Don't-Miss Laptop Stories
This corporate ultrabook is as classy as it gets. It's pricey, but has good looks and a great feel, as well as top-notch performance and features.
This Chromebook is perfect for someone who wants a lightweight, portable tablet-like machine that has a keyboard.
As an idea sprung from Google’s view of the future of technology, the Chromebook Pixel is intriguing, even intoxicating. But it’s hard to fathom how it works as a real-world product.
Digital Storm's x17 is a good gaming machine, that's lighter than most desktop replacements, but it delivers less performance as well as fewer ounces. If you can plump your budget by $200, you can grab something like an Alienware M17x R4, which is more powerful, but costs $1974.
Dell's clever Windows 8 RT convertible tablet delivers sensational run time from its dual batteries, but performance feels sluggish.
With a Retina-class display and top-of-class build quality, the Chromebook Pixel is Google's answer to Apple's vaunted MacBook. But does the laptop's usefulness match its sky-high price tag?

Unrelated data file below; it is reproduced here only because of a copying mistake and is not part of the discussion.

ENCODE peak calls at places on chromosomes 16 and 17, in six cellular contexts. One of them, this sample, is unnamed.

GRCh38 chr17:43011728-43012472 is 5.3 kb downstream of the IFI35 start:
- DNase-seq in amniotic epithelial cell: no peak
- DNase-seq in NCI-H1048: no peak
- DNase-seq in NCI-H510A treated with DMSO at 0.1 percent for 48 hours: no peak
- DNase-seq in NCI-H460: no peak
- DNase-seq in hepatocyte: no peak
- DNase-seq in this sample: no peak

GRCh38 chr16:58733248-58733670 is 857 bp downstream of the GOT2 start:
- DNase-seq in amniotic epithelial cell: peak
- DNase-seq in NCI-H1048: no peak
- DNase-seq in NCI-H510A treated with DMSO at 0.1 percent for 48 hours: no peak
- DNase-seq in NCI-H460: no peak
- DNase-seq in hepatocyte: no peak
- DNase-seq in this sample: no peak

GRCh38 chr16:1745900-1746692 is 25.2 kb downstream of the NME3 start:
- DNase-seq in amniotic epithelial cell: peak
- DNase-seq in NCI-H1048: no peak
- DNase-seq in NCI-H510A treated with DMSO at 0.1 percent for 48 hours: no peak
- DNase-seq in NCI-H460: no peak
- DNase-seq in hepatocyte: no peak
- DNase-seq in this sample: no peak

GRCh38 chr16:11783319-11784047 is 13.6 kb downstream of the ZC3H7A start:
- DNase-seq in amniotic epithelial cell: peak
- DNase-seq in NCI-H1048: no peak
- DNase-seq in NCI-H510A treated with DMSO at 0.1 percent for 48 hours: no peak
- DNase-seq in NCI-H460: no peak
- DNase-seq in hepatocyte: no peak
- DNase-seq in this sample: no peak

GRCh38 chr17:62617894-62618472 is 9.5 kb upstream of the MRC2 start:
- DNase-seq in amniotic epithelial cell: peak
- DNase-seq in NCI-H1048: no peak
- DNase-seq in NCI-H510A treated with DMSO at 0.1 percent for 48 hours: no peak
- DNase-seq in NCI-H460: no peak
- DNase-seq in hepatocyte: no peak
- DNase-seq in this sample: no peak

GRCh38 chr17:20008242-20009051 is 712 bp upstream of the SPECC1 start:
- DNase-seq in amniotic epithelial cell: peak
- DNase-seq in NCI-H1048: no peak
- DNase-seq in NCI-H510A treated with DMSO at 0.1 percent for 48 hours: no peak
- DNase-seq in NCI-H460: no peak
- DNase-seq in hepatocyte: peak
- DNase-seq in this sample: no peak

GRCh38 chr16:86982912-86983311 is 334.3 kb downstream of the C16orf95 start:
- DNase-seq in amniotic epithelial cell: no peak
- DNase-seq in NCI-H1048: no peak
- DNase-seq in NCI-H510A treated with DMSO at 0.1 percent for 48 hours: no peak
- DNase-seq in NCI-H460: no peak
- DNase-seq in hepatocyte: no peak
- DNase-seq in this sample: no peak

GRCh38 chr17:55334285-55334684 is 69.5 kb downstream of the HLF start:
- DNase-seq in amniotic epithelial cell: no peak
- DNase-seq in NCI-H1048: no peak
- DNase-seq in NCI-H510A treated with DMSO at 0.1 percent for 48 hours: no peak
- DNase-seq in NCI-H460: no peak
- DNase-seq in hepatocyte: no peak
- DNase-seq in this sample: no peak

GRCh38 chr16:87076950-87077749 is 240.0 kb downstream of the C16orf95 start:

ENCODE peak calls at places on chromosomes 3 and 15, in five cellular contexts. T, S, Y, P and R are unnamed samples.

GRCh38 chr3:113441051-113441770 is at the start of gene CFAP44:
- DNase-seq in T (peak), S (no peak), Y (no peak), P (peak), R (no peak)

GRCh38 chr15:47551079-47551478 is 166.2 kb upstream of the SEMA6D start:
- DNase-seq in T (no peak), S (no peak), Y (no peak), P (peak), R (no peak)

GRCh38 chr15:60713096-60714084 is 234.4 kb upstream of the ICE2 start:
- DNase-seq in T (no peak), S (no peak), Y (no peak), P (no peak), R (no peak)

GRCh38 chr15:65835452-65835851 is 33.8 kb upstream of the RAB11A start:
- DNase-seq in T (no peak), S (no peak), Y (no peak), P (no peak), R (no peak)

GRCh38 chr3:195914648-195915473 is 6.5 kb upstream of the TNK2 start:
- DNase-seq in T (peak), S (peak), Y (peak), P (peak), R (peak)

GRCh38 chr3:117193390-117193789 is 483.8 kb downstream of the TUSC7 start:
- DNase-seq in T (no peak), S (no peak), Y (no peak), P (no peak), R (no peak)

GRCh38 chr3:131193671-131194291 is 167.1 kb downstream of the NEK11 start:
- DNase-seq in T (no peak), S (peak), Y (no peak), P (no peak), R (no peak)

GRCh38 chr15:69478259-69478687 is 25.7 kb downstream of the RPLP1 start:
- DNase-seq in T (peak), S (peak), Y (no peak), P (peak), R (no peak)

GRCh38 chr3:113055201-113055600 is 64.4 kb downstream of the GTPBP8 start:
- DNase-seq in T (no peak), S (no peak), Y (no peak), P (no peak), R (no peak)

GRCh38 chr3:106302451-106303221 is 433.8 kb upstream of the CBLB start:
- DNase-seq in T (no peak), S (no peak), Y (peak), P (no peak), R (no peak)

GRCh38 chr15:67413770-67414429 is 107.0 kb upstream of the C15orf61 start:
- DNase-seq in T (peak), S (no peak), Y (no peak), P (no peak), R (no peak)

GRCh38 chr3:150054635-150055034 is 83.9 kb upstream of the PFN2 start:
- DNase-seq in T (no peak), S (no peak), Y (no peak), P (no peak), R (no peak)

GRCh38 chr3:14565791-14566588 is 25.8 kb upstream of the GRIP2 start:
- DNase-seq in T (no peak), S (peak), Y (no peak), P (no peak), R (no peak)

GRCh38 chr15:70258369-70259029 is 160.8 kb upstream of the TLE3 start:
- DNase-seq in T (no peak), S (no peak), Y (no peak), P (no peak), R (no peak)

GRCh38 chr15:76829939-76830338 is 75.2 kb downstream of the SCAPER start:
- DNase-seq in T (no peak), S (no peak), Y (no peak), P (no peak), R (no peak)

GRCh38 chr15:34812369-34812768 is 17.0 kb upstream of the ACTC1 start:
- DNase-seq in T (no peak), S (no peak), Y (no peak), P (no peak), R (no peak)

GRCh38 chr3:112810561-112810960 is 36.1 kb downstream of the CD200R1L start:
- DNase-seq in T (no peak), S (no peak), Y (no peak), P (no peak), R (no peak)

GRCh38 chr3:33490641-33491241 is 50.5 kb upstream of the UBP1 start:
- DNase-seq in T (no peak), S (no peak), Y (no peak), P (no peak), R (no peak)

The EON17-SLX is a gaming powerhouse, but can we really still call it a laptop?
This VivoBook occupies the no-man’s land between laptop and tablet. It looks like Asus is bringing the netbook back.
Surface Pro is a marked improvement over Surface RT, but the Windows 8 hybrid market is rapidly changing, so Microsoft's latest tablet may not be the device for you.
The CT15-A4 is an impressive thin-and-light laptop with loads of style and performance. It's actually not all that light, but you'll like it just the same.
This sleek budget machine looks good but lacks performance muscle.
Buy one for yourself, or give one away as a very generous gift. Either way, these are the mobile PC to beat this holiday season.
PCWorld editors select the best systems—desktops, laptops, and hybrid portables—of 2012.